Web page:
The White Course at Timber Point is the shortest and "newest" of the three nine-hole layouts along the waters of the Great South Bay in Great River. The original 18-hole Timber Point course was part of an ultra-exclusive private club built in the 1920s and considered to be one of the country's finest golf courses of its time. Twelve holes from the original layout exist today in modified form on the Red and Blue Courses. Suffolk County purchased the course in 1971, and the area between what is now the inland Red and coastal Blue (and on top of what had been the original course's opening and closing holes, among others) was eventually developed into the White.
Timber Point is one of four Suffolk County-operated courses, joining Bergen Point, West Sayville and Indian Island. Flat and generally wide open, the White is an easy course to walk and a simple one to navigate. Its 3,141 yards run straight as an arrow from tee to green, though a couple of ponds complicate the routes along the way. If you can avoid these hazards there is little else to block your path to the green. Fairway bunkering is sparse and greenside traps do little to discourage an offensive strategy.
Make sure you stretch adequately and knock the rust off your swing at the range, because the White offers up a prime scoring hole at the start, and you will not want to waste it. The opening hole is a 308-yard par-4 where a good drive will leave no worse than a short iron to the flag. However, that second shot will be directed at the White's toughest green, a surface that climbs uphill from the front and rolls back down off the back. The 465-yard par-5 second feels tighter than it really is, thanks to a pair of hazards and a slim fairway squeezed by one hazard and the adjacent fourth hole. Playing in the opposite direction, #4 also includes two ponds, the farthest of which is very much in play to the right of the fairway. While shots may not necessarily find the water, any ball entering the tall reeds around the hazard is more than likely a goner. This growth can also blind the player who sends a tee shot short of the hazard in the right rough. From that position, all that's left is a 150-yard shot to the green on this 344-yard par-4, but it will have to be executed with absolutely no view of the back-to-front surface.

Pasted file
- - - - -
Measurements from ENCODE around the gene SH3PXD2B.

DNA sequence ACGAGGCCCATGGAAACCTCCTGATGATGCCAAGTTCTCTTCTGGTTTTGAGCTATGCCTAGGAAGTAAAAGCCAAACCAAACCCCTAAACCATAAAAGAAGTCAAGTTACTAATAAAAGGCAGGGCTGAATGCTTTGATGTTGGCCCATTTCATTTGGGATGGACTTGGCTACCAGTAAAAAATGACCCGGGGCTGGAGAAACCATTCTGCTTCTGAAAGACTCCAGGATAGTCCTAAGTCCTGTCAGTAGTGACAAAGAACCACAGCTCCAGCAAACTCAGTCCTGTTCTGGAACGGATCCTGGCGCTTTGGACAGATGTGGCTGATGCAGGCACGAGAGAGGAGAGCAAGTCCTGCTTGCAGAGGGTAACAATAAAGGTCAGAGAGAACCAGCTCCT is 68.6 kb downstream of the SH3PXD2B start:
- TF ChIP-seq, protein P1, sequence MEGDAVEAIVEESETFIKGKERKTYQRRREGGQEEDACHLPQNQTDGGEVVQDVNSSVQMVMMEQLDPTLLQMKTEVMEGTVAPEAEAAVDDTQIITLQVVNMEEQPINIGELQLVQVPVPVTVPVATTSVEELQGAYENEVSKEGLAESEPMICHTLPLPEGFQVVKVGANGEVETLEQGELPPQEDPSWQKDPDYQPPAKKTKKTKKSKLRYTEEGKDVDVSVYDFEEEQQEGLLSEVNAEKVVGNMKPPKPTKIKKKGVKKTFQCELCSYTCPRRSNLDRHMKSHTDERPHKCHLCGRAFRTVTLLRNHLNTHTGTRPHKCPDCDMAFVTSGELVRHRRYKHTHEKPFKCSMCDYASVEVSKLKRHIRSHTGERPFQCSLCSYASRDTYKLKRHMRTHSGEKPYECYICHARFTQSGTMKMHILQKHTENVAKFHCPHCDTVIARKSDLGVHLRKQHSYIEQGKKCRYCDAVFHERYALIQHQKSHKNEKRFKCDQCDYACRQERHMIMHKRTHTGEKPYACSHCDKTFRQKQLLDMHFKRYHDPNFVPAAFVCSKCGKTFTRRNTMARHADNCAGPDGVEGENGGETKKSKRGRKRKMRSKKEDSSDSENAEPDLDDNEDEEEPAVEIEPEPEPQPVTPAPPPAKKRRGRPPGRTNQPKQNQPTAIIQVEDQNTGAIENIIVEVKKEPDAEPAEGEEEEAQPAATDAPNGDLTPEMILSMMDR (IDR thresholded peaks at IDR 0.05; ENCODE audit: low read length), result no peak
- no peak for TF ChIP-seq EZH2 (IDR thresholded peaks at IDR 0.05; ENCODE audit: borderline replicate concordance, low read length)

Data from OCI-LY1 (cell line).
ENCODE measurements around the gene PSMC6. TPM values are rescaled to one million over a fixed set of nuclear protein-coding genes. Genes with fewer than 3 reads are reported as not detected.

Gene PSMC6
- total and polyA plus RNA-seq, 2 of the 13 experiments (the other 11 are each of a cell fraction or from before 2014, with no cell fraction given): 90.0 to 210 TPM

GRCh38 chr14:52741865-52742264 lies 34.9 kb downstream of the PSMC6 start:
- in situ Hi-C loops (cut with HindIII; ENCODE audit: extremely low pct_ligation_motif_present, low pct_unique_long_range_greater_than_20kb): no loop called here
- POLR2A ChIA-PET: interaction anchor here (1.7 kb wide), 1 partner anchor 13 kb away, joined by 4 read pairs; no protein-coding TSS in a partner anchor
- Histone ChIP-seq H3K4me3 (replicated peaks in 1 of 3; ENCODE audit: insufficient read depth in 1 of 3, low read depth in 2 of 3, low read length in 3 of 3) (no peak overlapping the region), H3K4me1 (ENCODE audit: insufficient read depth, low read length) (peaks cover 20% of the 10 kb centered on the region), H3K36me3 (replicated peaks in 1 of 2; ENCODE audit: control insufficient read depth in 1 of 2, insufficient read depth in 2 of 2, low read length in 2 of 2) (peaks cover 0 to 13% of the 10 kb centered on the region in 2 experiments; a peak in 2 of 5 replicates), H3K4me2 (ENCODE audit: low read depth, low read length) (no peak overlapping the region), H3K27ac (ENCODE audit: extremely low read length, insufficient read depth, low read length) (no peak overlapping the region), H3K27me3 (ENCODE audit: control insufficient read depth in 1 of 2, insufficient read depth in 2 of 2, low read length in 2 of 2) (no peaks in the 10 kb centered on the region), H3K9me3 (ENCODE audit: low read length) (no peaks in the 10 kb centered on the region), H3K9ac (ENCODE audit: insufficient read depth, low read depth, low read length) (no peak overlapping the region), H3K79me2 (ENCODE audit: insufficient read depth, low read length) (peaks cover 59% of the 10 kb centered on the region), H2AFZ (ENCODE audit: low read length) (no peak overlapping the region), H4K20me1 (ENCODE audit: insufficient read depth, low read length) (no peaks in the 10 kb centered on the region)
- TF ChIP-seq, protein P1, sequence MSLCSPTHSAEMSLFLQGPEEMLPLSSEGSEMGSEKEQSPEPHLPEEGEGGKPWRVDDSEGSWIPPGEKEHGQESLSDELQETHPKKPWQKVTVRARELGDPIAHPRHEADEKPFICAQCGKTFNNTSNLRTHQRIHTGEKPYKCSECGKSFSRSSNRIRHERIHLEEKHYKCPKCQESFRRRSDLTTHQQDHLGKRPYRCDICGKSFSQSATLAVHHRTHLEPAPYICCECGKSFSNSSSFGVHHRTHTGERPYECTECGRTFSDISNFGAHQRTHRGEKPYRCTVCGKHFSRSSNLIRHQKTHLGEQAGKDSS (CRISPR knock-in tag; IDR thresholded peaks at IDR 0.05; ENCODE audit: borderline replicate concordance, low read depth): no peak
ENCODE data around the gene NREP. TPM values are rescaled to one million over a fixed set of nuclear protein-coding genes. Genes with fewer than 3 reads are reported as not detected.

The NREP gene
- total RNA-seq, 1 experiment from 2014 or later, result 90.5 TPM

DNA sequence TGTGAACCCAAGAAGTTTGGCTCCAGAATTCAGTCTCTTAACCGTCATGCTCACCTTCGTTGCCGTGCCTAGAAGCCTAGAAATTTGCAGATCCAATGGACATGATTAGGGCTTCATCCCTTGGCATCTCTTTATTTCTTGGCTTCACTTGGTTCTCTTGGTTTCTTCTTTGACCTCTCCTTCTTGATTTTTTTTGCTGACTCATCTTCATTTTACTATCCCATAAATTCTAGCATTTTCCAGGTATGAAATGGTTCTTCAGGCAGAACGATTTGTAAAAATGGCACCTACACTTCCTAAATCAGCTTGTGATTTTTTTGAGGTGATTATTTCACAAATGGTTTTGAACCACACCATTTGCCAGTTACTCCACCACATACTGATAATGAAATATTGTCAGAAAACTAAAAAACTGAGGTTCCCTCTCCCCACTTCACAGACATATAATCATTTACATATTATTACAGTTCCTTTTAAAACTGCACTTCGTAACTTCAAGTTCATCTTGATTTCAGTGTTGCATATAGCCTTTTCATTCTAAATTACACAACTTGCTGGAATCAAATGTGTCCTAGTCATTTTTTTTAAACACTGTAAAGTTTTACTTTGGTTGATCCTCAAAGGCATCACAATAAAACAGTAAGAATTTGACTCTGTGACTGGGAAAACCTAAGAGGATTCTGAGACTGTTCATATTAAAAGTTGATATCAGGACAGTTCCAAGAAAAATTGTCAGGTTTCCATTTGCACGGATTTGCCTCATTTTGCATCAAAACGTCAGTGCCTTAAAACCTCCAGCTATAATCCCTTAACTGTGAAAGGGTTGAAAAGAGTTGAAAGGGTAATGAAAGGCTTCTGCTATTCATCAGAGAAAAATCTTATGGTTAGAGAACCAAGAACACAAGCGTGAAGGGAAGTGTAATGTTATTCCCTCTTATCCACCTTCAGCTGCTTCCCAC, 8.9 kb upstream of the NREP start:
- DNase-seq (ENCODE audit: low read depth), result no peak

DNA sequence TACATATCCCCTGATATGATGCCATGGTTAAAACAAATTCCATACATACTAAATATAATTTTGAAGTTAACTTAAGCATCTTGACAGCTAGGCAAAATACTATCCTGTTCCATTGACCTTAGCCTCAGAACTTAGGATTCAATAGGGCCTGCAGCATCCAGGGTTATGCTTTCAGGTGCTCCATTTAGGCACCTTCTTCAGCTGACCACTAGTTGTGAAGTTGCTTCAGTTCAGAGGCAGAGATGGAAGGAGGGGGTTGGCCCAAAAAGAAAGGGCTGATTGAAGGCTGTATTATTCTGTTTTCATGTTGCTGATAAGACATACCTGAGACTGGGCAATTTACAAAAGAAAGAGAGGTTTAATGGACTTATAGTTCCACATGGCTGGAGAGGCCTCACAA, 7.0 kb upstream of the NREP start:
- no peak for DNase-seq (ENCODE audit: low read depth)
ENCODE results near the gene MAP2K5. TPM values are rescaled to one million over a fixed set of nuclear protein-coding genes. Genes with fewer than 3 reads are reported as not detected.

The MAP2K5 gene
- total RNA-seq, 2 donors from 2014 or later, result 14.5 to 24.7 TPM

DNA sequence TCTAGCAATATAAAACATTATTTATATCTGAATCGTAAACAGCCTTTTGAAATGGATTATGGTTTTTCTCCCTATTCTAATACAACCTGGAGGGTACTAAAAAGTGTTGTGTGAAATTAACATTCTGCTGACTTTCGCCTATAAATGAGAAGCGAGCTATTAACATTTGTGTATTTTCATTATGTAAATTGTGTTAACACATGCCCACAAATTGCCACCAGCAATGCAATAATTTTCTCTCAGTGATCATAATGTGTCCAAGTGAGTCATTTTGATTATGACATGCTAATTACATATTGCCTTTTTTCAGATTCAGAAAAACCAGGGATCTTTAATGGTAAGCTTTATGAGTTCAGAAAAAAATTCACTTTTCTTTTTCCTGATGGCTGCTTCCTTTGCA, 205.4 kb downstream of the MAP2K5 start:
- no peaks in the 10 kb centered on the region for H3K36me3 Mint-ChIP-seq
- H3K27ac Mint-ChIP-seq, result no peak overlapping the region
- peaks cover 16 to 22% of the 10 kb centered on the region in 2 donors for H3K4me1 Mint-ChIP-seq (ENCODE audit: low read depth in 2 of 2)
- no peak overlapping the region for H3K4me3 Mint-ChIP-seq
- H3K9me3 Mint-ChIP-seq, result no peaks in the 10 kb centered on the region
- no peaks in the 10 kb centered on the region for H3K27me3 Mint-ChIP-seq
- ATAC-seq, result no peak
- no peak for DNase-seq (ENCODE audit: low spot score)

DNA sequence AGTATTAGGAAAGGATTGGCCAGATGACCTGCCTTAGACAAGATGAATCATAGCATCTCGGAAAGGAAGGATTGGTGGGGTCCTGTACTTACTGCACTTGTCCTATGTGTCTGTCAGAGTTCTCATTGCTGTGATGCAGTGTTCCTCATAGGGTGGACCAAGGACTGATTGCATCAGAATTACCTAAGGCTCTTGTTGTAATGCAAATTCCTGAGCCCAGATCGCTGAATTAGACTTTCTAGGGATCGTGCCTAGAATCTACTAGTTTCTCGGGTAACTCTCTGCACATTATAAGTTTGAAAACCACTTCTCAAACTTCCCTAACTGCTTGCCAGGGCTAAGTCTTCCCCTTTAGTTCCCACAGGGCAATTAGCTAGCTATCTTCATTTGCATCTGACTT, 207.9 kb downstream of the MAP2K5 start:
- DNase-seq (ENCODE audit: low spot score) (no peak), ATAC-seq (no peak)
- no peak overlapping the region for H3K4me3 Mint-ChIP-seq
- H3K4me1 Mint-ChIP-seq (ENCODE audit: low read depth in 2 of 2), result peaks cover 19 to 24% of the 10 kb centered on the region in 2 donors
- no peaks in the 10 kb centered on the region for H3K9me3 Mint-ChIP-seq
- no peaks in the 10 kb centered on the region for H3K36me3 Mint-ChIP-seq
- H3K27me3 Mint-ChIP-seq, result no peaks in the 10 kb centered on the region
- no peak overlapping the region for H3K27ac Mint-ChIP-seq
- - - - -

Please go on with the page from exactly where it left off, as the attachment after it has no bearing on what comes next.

From here on out, all holes -- except for the par-3 sixth -- play back and forth. The fairway on the par-5 fifth makes a left turn just short of the green. Depending on their length off the tee, players must choose between an aggressive diagonal approach shot over two bunkers and rough, or a safe layup short and right of the putting surface. The final three holes are straight par-4s with little variation, though the 353-yard eighth does have one defining characteristic. Its fairway bottlenecks midway to the hole between two small trees that serve as both helpful landmarks off the tee and potentially harmful obstacles. Shots that miss the green off to the left side are at risk of getting lost in more of the course's tall reeds.